To some degree, I agree with the parents, but they ought to be doing something to empower her, teaching her skills (not just ignore) giving her a voice ... she will deal with bullies all her life in one form or another, teach her a positive way of dealing with it ....She deserves better then what they are giving her and the school ought to be doing something too .... in fact, all of the chidlren ought to be educated ... when you see someone being bullied and do nothing, you are as bad as the bully. Where are her friends? Where are his?

Jenn - posted on 03/22/2011

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I was bullied some as a kid. How did I deal with it? I'm not really sure. I guess I just ignored them and became more of an introvert. I wasn't the bully, but usually the one to tell people to stop picking on people or to befriend the one being bullied. I've always been a self-proclaimed "defender of the underdog".

This isn't something I've had to deal with in my own children yet, but I have talked to my son about it. We've watched some videos together on the topic and then discussed it. I try to always relate things to his own experiences and feelings so that he can better understand and appreciate it. Here is a link with our school board's policies regarding things like bullying.
http://www.granderie.ca/Parents/SafeScho...

It sounds like they do not tolerate it at all - even if it is occurring off of school property.

Meghan - posted on 03/21/2011

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Last year we were at playgroup on the "wear pink day" and the lady who ran the group asked the only dad there why he wasn't wearing pink. He had no idea what she was talking about, she explained it and his exact words were "if a kid gets bullied, they deserve it." My jaw hit the floor and the only thing I could say was "thank god your son is older than mine because I DO NOT want them in the same class"
I think parents demonstrate how to treat people. Teasing I think is normal but that doesn't make it right. I always tell J-even at 2 years old- that you don't have to like everyone, but you have to respect for people. Take pride in yourself and show respect for those around you-simple. I got picked on by a ton of the girls I grew up with because I wasn't allowed to go to parties and my parents couldn't afford brand name clothes. It sucked at the time but life went on! I can honestly say that I am stronger because of it and not that I have my shit all together but- NONE of those girls are doing anything great with their lives.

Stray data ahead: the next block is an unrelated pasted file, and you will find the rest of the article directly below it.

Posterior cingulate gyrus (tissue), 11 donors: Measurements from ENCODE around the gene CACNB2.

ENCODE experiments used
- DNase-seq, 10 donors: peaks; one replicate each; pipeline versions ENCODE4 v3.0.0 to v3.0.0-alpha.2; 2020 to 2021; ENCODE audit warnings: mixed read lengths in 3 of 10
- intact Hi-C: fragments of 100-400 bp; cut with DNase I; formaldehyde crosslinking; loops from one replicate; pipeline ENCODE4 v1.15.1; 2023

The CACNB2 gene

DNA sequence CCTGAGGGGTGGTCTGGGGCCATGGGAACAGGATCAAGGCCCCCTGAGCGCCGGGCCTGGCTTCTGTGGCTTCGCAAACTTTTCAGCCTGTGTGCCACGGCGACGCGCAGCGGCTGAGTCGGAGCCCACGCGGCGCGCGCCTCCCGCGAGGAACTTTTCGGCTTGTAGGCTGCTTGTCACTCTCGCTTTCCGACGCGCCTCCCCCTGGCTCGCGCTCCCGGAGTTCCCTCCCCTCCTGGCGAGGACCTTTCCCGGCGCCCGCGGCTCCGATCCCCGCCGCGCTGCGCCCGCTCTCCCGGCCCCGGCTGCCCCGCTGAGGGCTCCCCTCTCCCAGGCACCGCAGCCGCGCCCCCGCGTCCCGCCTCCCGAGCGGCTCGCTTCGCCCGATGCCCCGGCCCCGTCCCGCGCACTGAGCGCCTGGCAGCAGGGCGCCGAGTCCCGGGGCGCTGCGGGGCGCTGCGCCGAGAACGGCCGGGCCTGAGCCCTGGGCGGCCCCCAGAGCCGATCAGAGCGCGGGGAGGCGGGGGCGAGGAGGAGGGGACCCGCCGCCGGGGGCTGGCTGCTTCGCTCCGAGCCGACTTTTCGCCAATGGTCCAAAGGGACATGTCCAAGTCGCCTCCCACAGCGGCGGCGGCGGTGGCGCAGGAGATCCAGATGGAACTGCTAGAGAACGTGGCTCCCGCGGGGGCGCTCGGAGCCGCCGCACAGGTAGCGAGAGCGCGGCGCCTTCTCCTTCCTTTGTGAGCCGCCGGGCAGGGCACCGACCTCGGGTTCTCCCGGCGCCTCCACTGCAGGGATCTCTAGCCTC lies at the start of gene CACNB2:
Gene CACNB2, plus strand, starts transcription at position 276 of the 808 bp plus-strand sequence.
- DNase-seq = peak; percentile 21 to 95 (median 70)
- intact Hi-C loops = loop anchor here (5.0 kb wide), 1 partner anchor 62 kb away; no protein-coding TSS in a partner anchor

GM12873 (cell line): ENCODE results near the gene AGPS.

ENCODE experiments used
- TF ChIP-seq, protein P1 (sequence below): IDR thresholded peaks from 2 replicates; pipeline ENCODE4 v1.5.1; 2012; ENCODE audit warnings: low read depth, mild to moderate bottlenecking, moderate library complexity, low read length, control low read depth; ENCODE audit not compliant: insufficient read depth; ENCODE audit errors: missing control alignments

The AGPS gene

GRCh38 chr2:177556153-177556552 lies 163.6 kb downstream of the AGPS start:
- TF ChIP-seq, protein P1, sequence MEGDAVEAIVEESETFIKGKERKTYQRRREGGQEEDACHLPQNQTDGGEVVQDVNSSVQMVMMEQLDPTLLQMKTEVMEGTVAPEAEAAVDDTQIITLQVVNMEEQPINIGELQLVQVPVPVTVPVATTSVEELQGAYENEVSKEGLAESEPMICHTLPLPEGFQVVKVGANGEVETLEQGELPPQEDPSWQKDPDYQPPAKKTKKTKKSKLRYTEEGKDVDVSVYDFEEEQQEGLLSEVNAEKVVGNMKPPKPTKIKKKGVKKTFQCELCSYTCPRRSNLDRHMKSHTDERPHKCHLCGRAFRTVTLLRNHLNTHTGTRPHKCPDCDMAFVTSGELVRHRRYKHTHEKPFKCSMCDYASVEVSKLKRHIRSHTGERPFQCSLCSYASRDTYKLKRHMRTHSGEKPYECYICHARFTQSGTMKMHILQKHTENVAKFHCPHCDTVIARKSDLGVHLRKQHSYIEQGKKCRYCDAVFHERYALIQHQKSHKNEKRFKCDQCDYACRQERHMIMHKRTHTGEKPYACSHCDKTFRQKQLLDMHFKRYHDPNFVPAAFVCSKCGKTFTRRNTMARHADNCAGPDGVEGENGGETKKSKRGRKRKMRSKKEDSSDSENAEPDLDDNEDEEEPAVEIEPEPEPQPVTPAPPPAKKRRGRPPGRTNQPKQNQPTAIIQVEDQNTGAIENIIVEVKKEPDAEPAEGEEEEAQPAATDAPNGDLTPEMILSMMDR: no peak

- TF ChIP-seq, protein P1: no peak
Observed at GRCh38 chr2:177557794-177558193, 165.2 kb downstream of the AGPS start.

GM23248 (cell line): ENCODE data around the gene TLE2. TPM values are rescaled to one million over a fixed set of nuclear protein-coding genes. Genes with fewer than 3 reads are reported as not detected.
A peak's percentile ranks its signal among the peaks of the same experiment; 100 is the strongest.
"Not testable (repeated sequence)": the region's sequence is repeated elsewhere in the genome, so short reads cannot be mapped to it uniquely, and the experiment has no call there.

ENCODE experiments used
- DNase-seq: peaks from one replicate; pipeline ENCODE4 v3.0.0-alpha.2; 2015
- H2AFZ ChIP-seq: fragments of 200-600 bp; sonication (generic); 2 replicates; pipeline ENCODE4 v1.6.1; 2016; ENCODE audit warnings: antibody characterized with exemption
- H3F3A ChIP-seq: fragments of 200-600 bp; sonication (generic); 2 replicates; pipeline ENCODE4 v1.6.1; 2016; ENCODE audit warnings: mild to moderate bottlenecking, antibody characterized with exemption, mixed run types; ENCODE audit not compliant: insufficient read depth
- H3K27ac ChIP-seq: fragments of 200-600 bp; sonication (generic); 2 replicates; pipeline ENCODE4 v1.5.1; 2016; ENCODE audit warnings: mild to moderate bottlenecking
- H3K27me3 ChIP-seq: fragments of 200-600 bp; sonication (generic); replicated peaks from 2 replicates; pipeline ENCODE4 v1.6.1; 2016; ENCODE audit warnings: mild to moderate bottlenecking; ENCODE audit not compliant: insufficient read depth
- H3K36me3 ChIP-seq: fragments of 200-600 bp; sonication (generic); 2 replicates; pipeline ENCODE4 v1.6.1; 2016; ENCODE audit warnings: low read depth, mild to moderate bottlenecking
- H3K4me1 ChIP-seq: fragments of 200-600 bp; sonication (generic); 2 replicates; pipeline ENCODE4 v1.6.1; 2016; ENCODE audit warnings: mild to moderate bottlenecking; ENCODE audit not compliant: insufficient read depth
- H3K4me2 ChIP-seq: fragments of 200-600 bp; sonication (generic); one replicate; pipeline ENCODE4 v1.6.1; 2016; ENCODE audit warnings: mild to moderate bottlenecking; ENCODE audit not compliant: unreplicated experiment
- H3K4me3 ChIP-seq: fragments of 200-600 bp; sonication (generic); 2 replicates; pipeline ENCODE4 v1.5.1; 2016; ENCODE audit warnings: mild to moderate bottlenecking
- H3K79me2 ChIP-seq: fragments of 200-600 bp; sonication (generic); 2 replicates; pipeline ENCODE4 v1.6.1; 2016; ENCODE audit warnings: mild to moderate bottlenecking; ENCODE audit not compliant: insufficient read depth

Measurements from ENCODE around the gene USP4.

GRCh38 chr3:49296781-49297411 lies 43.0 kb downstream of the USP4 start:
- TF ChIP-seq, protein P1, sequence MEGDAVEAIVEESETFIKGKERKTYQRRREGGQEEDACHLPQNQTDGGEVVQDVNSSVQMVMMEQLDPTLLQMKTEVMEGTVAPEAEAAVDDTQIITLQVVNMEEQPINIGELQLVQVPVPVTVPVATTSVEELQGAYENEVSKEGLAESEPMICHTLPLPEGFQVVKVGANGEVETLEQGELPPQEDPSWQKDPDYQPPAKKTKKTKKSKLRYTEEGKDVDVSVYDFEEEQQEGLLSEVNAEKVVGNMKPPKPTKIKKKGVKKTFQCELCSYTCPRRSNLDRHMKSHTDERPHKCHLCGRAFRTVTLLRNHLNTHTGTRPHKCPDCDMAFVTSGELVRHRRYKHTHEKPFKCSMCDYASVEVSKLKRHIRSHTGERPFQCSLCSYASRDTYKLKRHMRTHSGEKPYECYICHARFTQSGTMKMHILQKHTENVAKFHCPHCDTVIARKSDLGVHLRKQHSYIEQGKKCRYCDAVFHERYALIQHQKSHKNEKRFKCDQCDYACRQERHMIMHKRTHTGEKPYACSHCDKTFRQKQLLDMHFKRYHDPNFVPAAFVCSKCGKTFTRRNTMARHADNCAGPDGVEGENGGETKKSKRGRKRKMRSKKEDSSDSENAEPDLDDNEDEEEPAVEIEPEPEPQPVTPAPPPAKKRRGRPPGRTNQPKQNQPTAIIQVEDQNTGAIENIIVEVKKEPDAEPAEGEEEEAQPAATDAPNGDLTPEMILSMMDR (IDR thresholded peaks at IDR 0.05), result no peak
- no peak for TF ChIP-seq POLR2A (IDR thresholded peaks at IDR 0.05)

Rhonda - posted on 03/21/2011

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It took my adulthood to unlearn the BS from my childhood. Feelings are real, if her feelings are not being validated then she will feel something is wrong with herself.

Bonnie - posted on 11/29/2010

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Kids can be so cruel sometimes and it is just so sad that some kids can't go to school happily because of it; a place where they are suppose to want to go to learn new things everyday. I was bullied one year in school. Granted it wasn't that bad compared to a lot of other situations. It was a few girls thinking it would be fun to tease me and call me a few names here and there. I still had a few friends, but I always kept it inside until I got home and then I would cry in my room. My brother who is 3 years younger than me was chubby as a kid and he would get picked on by a couple of kids. They would call him names and kick him around. One day I noticed it in the school yard and I went up to them and said, "Look, if you don't stop this right now, I will make sure the principal finds out about it." It was enough to scare them off and I don't think it continued after that. My kids are still young. I have one who just started school this year. I hope and pray he will never have to experience it, but he does, I hope his school will take charge.